People have learned a lot about one another in the last seven years. Online social networks like Friendster, MySpace and Facebook have helped us farm out information in vast quantities at unprecedented rates. We harvest an astoundingly diverse crop of data by the minute: our favorite music, recent photos, sundry commentary, even activity on the network itself. And we're not the only ones tilling. So are employers, law-enforcement agents, advertisers, unclassified strangers. To the individual user, a network like Facebook is a valuable social space that now poses an increasingly urgent question of privacy, or how best to keep your public plot walled in.
To behavioral economists, this dilemma is part of what makes the phenomenon of online networks an extraordinary social experiment. The economics of privacy is, like anything else, a matter of trade-offs: What is gained and lost by revealing, say, the films you like? How about the real identities of 50 of your Facebook friends? The problem isn't that one trade-off is a more significant compromise of privacy than another. (Facebook's ultracustomized privacy controls take care of that.) The problem is that people can't make informed decisions if they don't know exactly what the trade-offs are. And they've proven that they don't.
The first step to having a true sense of the privacy trade-off you're making on a social network is knowing who gets access to the information you post. In a 2006 study, economists at Carnegie Mellon University tested Facebook users on their familiarity with the network's privacy features. Among users who kept Facebook's default privacy settings, more than half underestimated the number of people who could see at least some portion of their profile, citing a figure in the tens of thousands or less. The correct figure was in the millions.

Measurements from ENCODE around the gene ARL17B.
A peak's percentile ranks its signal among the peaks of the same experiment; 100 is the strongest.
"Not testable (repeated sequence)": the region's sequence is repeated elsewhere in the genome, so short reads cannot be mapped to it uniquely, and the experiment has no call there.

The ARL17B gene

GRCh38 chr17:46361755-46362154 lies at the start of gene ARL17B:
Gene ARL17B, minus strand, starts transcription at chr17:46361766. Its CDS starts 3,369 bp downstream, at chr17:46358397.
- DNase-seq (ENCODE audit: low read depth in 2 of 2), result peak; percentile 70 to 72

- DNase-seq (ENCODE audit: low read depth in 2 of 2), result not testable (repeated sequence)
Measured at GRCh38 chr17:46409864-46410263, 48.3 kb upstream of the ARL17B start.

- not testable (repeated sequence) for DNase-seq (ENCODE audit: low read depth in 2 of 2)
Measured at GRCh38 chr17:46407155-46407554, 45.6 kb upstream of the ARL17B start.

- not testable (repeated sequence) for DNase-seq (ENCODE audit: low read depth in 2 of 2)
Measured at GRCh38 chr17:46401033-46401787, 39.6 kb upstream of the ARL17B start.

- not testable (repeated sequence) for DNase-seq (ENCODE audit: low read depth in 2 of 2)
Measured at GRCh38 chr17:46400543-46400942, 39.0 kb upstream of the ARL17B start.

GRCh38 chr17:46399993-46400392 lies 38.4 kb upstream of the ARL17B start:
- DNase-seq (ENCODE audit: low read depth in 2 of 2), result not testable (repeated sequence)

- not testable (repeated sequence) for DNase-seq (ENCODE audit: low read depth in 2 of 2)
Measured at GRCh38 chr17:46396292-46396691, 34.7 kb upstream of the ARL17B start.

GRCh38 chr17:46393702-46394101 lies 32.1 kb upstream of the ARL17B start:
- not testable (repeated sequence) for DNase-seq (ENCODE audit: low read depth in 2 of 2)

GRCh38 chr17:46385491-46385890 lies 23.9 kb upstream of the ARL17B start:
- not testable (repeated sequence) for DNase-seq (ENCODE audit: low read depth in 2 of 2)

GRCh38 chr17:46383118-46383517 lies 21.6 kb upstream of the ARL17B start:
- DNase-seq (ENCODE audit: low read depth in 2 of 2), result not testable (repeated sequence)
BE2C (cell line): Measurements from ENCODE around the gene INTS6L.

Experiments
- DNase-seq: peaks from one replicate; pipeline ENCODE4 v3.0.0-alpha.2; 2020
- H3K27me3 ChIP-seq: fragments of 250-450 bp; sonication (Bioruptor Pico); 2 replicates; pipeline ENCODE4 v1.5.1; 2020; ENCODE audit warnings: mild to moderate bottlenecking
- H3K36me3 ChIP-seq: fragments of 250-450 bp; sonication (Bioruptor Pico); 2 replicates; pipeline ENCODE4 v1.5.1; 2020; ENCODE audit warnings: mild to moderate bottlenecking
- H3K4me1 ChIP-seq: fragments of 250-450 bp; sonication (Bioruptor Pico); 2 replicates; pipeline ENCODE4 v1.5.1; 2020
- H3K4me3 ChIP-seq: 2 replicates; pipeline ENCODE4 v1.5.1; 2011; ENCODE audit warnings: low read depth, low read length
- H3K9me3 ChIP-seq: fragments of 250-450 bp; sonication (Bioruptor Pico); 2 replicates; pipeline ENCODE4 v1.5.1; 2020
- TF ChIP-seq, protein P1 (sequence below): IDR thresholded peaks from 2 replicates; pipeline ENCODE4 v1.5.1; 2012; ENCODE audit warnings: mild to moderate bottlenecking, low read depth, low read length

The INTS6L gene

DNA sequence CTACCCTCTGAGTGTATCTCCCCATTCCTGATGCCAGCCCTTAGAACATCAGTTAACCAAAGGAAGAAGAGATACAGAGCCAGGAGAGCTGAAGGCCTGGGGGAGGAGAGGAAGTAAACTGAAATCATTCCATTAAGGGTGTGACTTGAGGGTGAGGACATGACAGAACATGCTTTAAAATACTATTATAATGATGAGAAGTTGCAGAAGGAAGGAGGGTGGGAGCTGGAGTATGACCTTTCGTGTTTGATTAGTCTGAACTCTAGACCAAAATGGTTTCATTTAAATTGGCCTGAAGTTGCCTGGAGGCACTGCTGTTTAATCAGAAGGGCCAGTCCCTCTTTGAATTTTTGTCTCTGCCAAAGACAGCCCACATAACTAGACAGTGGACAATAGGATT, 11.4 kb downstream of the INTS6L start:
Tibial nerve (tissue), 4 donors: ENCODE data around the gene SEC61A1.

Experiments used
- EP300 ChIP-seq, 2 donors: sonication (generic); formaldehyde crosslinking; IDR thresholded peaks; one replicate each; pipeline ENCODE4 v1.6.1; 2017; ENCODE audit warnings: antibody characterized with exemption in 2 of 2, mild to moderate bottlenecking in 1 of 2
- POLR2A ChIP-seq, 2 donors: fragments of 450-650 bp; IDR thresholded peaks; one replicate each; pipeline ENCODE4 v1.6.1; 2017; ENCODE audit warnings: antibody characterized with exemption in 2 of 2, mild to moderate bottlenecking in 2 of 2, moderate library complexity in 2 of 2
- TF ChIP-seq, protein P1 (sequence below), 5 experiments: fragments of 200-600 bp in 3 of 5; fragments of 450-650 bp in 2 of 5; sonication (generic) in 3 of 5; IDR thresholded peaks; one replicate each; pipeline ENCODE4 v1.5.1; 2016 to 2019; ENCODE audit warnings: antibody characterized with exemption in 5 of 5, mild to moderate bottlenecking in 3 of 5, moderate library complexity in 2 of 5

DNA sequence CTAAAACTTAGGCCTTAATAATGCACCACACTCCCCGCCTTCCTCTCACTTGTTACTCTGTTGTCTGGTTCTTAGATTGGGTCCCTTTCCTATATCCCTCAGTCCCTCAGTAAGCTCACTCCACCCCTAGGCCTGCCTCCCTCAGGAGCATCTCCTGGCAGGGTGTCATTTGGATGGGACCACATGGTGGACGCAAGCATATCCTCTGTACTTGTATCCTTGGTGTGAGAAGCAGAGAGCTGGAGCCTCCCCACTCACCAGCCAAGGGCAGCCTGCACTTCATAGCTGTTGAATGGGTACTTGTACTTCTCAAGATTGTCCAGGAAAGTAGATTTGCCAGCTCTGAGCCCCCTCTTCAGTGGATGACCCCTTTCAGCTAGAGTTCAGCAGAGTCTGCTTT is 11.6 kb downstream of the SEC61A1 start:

What online networking gaffes do willfully ignorant people make? The most infamous is crossing social spheres—for instance, allowing a compromising weekend photo to be seen by your boss, or even your future boss. Data we make available about ourselves are forms of "economic signaling," says Acquisti. The signal depends on the context in which information is perceived—by friends, colleagues or an unknown future party. On an online network, the signal itself is beyond our control because we don't know and can't predict who will receive it. "We human beings have an innate difficulty in predicting the value of our information," says Acquisti, "[and] how this information can be used in different contexts."
Moli, the new social-networking site from Christos Cotsakos, former head of E*Trade, tries to eliminate this problem by letting people keep separate profiles for different spheres. And Facebook now has an exhaustive set of privacy controls that lets you screen your profile, element by element, for various subsets of people in your network. But these methods, Acquisti points out, quickly raise the question of cognitive cost. Moli is only effective if large numbers of people are willing to put in the time and effort to maintain multiple profiles (they haven't) and if, in doing so, they don't make mistakes. To take advantage of Facebook's meticulous controls you have to know the function and implications of each setting: you have to understand every single trade-off. Three quarters of Facebook users kept privacy settings on default, according to a London study by Sophos, a British information-security firm, in October.
Facebook's fine-tuned privacy controls have evolved over several episodes of user outcry since the network's 2004 launch. Founder and CEO Mark Zuckerberg responded swiftly to protest in 2006 over the News Feed and Mini-Feed features, which broadcast user activity. He reports "coding nonstop for two days" to create even more nuanced privacy settings.
More choice, though, is not always a good thing. CMU's George Loewenstein has studied the adverse effects of choices that "require expertise that people lack [and] introduce new risks when people want security." He thinks it's possible to strike a balance between too little choice and too much. Car manufacturers, he points out, let consumers pick engine sizes, color and the fabric on the seats, but not the design of the seat belt. "Consumers lack expertise about seat-belt design and don't want to invest time learning about it," he writes. Rather than let people figure out the optimal seat belt for themselves, experts pick a standard.
When consumers lack the expertise and clairvoyance to make optimal decisions, responsibility lies with the provider. Networks need to implement stringent default privacy settings, letting users opt into greater exposure from a highly contained circle of contacts, rather than tossing them into the teeming field and letting them build walls for themselves. We'll be grateful for the built-in constraints.